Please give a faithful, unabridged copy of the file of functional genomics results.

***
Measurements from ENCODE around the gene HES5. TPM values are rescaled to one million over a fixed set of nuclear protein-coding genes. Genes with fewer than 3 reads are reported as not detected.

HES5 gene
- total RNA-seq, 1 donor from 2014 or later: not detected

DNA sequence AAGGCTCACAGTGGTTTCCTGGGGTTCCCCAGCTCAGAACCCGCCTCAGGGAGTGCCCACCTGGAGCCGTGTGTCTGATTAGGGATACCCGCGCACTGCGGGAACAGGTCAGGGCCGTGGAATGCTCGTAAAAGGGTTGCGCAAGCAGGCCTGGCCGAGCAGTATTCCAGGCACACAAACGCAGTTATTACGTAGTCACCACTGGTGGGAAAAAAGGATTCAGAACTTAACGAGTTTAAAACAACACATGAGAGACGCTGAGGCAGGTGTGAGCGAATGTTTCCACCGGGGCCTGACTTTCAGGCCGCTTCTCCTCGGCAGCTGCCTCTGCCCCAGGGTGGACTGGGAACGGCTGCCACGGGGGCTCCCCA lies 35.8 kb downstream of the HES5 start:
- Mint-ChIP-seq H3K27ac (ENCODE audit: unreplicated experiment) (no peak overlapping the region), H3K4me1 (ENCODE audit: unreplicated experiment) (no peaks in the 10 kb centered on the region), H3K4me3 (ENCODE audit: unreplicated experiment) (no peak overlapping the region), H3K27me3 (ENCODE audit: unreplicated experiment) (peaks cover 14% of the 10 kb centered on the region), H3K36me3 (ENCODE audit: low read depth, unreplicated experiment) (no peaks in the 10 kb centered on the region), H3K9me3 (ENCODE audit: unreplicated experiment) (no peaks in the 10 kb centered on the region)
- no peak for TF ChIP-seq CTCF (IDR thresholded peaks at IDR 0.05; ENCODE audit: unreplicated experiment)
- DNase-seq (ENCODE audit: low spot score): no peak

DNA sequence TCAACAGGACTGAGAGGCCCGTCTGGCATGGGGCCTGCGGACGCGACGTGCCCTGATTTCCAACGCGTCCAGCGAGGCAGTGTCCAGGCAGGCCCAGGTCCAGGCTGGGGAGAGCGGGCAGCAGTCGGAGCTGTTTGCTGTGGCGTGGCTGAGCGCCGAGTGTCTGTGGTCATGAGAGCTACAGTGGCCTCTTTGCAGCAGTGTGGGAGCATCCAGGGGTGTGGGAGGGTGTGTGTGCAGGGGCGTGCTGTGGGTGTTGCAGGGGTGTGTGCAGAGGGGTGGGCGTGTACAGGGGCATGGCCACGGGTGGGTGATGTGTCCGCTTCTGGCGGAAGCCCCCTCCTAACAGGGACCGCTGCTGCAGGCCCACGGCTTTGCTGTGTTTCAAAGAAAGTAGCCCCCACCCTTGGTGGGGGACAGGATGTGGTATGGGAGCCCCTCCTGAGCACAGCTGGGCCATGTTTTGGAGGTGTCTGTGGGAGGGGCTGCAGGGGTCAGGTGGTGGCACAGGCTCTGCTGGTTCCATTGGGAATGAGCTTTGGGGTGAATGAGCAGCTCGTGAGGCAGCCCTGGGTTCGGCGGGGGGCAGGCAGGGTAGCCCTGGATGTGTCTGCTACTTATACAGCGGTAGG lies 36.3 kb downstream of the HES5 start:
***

Measurements from ENCODE around the gene HES5. TPM values are rescaled to one million over a fixed set of nuclear protein-coding genes. Genes with fewer than 3 reads are reported as not detected.

HES5 gene
- total RNA-seq, 1 donor from 2014 or later: not detected

DNA sequence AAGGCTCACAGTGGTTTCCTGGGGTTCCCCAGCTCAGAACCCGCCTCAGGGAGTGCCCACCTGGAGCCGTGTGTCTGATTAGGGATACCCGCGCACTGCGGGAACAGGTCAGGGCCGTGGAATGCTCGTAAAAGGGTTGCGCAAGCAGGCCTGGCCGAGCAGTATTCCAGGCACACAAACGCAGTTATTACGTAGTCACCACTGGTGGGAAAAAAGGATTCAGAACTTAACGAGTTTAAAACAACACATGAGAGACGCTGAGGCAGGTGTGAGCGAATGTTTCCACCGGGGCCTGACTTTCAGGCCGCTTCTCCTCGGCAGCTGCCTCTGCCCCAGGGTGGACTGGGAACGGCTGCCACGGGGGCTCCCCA lies 35.8 kb downstream of the HES5 start:
- Mint-ChIP-seq H3K27ac (ENCODE audit: unreplicated experiment) (no peak overlapping the region), H3K4me1 (ENCODE audit: unreplicated experiment) (no peaks in the 10 kb centered on the region), H3K4me3 (ENCODE audit: unreplicated experiment) (no peak overlapping the region), H3K27me3 (ENCODE audit: unreplicated experiment) (peaks cover 14% of the 10 kb centered on the region), H3K36me3 (ENCODE audit: low read depth, unreplicated experiment) (no peaks in the 10 kb centered on the region), H3K9me3 (ENCODE audit: unreplicated experiment) (no peaks in the 10 kb centered on the region)
- no peak for TF ChIP-seq CTCF (IDR thresholded peaks at IDR 0.05; ENCODE audit: unreplicated experiment)
- DNase-seq (ENCODE audit: low spot score): no peak

DNA sequence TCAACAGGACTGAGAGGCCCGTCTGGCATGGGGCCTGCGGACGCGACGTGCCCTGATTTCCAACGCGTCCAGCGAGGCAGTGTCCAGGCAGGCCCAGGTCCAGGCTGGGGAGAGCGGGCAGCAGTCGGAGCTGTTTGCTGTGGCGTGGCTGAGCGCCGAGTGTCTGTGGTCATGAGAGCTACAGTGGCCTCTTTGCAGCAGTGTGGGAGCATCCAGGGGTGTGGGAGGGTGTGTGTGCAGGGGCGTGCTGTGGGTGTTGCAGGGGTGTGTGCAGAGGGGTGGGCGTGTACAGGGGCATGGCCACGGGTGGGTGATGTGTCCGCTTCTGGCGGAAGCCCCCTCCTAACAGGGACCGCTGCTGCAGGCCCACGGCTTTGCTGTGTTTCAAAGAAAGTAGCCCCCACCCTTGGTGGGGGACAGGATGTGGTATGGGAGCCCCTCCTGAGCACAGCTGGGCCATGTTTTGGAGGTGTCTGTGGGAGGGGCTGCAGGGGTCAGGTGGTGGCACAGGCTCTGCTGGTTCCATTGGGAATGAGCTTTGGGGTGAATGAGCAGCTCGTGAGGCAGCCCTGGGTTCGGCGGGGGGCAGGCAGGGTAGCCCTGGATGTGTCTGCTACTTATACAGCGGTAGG lies 36.3 kb downstream of the HES5 start: